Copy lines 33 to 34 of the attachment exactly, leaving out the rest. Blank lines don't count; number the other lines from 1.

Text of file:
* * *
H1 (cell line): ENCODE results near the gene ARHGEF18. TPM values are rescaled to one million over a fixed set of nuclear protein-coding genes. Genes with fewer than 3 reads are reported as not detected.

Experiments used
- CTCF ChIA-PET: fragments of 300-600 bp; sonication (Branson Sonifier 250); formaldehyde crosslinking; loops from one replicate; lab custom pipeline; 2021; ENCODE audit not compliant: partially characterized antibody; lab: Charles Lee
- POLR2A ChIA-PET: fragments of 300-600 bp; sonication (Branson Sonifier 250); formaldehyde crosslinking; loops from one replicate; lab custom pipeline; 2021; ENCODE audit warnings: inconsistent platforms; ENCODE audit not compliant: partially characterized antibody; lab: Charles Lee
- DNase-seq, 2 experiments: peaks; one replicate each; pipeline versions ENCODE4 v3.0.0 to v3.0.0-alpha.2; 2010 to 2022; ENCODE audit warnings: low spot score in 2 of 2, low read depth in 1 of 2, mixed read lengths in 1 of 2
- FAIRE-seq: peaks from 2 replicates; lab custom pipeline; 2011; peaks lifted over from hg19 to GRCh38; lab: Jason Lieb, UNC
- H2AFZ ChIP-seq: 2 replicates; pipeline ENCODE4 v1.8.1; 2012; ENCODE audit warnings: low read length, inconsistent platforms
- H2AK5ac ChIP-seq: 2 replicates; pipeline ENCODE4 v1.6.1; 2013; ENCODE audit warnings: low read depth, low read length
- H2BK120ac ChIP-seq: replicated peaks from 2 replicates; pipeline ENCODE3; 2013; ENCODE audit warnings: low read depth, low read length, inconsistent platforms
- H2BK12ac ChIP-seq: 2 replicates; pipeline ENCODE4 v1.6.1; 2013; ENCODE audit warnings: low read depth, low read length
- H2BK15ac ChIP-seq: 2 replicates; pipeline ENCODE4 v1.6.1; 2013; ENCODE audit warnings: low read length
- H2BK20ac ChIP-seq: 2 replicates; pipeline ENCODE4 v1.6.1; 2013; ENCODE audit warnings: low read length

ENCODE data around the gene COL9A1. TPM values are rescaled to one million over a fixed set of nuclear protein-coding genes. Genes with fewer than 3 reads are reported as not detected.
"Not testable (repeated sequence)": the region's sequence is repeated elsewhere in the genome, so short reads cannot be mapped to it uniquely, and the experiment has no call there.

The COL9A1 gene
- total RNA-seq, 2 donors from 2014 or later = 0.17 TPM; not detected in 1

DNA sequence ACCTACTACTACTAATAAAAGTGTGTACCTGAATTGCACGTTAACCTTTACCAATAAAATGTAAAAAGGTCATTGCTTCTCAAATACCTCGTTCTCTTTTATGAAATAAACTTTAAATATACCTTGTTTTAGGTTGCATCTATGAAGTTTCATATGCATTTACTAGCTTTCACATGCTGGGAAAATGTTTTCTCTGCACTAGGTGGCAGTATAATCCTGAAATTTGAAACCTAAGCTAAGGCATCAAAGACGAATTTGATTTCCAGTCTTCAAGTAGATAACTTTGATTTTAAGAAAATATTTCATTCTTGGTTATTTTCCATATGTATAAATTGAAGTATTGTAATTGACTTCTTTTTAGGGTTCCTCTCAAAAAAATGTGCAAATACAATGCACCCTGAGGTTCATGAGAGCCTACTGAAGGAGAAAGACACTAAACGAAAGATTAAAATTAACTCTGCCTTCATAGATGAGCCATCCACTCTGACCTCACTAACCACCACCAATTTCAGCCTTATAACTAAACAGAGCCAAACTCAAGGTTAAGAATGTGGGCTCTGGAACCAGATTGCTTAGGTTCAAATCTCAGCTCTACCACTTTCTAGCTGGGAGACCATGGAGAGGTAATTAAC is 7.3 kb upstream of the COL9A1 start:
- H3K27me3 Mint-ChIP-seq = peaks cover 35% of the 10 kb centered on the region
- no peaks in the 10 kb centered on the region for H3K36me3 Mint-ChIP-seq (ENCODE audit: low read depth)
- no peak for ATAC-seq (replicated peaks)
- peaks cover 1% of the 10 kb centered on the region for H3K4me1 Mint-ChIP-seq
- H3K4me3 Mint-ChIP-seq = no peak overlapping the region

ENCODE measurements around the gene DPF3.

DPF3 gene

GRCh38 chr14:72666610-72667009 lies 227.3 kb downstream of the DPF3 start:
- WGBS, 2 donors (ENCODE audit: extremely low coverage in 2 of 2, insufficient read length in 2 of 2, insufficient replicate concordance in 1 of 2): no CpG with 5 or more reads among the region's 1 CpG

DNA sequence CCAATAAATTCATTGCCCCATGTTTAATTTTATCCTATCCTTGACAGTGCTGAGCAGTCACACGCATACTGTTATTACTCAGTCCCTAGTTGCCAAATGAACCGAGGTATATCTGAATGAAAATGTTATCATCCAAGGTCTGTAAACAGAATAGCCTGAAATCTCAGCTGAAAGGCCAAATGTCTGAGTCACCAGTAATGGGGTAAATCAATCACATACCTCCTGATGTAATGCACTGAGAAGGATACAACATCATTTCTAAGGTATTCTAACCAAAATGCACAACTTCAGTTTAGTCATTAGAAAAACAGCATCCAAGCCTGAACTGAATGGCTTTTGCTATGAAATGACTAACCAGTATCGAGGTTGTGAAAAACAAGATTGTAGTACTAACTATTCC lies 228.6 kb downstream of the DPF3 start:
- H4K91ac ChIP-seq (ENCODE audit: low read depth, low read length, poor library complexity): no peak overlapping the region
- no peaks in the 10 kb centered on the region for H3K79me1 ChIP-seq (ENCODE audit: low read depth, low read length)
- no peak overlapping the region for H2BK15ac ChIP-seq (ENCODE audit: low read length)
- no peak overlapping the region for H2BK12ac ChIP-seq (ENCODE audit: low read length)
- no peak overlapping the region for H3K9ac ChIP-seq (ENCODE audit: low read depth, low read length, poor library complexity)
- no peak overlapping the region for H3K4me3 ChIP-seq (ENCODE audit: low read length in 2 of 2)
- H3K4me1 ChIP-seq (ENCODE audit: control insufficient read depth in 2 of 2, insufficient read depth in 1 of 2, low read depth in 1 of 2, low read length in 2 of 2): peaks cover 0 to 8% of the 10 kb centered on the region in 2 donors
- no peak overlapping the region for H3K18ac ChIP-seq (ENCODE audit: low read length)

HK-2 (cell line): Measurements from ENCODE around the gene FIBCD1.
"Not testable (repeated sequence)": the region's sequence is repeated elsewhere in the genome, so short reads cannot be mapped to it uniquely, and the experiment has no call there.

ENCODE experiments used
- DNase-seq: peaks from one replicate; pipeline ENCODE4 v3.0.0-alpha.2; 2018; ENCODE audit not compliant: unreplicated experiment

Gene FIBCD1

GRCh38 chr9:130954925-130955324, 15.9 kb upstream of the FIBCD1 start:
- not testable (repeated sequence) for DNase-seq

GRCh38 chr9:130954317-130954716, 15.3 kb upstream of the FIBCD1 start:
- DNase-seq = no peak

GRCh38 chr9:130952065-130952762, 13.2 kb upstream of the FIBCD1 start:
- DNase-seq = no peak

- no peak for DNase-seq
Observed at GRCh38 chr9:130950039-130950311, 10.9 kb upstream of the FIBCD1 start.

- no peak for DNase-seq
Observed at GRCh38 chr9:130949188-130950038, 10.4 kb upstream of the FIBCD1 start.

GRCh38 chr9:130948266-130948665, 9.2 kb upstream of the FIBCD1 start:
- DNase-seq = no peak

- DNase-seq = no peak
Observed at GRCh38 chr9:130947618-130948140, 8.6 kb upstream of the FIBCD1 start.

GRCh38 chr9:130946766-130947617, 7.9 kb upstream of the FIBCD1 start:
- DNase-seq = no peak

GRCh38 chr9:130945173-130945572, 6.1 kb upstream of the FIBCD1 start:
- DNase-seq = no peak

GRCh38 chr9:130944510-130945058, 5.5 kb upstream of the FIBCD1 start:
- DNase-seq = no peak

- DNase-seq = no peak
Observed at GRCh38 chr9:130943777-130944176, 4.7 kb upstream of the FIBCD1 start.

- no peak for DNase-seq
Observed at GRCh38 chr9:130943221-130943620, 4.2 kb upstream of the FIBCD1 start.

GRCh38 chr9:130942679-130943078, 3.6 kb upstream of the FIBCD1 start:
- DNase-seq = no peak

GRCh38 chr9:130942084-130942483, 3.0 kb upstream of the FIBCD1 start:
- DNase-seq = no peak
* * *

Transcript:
- no peak overlapping the region for H3K4me3 ChIP-seq (ENCODE audit: low read length in 2 of 2)
- H3K4me1 ChIP-seq (ENCODE audit: control insufficient read depth in 2 of 2, insufficient read depth in 1 of 2, low read depth in 1 of 2, low read length in 2 of 2): peaks cover 0 to 8% of the 10 kb centered on the region in 2 donors